California Educational Data Processing Association
DataBus - Vol. 38, No. 2
February-March, 1998
Wiring Schools: The Old, the New, and the Ugly

Infrastructure: Districts struggle to keep pace with demands and changing standards.

Oswaldo Galarza, A.B.C. Unified School District

The old: Analog signals, 10 MHz Ethernet, Level 3 wiring, and token ring. The new: 100 MHz Ethernet, Level 5 wire tested at 350 MHz, gigabyte Ethernet, digital signals, video servers, etc. The ugly: Developing wiring infrastructures in a three month period that will meet the needs of our schools for the next five to seven years. Like most school districts across the nation, the school districts of the South East Educational Technology Consortium (SEETC) have been struggling to develop the best possible plans to take advantage of the unique opportunity afforded us by the Telecommunications Act's Schools and Libraries Universal Service. Although ABC Unified School District had a technology plan in place, we consulted with a number of engineers, held a technology open forum hosted by SEETC, and talked to a number of CEDPA Directors. The results, consistent with our technology plan are the following: All classrooms should be wired for voice, video (coax) and data. Four (4) data drops, two (2) voice drops, and a coaxial (CATC/CCTV) drop.

DATA: Our approach to data is to wire multi-mode fiber (6-strand minimum) to every building depending on the number of users. Although only one pair is needed for data, the additional pairs can be utilized in near-future technologies (CATV, voice, data, etc.) We plan to wire category 5 tested at 350 MHz using TIA/EIA-568A standards (a number of installation have been wired with CAT 5 using TIA/EIA-568B which is not ready for Ethernet 100 MHz) to every classroom. Some buildings can be wired with copper rather than fiber, but the possibility of expanding the number of computers in each classroom from 4 to 20 or 30 is real. The reality of video servers and other applications that require large bandwidth necessitates that we build a strong backbone.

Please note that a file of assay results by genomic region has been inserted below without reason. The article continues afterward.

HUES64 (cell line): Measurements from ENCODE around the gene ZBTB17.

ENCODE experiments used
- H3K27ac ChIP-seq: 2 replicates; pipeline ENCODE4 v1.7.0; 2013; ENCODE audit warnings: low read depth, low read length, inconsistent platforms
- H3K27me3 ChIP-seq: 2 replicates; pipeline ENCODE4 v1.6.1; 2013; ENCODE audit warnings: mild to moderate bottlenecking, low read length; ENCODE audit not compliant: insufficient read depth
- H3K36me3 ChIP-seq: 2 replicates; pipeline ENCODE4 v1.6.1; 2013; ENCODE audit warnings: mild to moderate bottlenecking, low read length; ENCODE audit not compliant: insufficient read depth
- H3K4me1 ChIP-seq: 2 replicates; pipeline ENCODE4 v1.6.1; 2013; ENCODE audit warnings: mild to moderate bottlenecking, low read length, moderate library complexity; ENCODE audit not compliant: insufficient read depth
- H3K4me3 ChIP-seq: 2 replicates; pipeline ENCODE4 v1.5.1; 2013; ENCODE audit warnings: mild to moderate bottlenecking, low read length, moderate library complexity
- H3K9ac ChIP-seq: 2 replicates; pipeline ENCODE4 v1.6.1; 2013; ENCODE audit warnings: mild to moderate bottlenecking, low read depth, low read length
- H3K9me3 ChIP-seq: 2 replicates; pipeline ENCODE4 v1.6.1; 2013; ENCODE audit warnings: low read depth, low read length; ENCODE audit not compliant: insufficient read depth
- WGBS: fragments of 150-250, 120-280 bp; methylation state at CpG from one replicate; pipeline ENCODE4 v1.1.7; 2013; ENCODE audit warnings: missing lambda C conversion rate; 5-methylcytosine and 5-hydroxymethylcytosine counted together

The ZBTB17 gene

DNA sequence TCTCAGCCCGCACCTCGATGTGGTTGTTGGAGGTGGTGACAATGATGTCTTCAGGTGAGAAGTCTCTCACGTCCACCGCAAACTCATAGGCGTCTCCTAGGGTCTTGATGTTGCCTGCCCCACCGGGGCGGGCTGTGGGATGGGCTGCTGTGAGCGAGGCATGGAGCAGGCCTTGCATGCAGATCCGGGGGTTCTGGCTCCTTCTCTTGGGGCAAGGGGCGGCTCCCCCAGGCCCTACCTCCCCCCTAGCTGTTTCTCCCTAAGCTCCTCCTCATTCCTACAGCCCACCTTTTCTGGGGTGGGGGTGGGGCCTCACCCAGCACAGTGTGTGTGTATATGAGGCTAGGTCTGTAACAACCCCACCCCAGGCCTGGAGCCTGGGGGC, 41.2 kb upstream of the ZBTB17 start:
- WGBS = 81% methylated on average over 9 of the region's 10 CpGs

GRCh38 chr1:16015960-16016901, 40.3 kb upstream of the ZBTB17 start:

VOICE: As most of you already know, most classrooms do not have a basic phone, so we intend to wire every classroom with two voice drops, one of which will be activated upon upgrading our PBX/Key system. Again we intend to utilize Cat 5 wiring with RJ45 jacks, from the IDF to the classroom. The feeder cable from the MDFs to the IDFs will be CAT 3 due to distance limitations in some areas.

VIDEO: Although video is being developed through the Internet we wanted to support a coaxial wiring network that will provide every classroom with the ability to access TV, Satellite, CATV or CCTV. By requiring signal levels that will permit our schools to do both (CATV/CCTV), we ensure that feeder cables will provide appropriate signals to each building and can handle the variety of signals (up to 750 MHz) used by the multiple cable companies that cover our school system. Some of our schools have TV studios and can broadcast from their schools; thus they can reach other classrooms or other schools assuming we can reach an agreement with our multiple cable companies.

Our technology plan is fluid; E-rate will not be a reality until the first school district is funded. Technology will move forward regardless. We can only attempt to see our own possible use of technology for the next five to seven years. We can only afford to do this once, even if we are lucky enough to have E-rate funds to help support these efforts.

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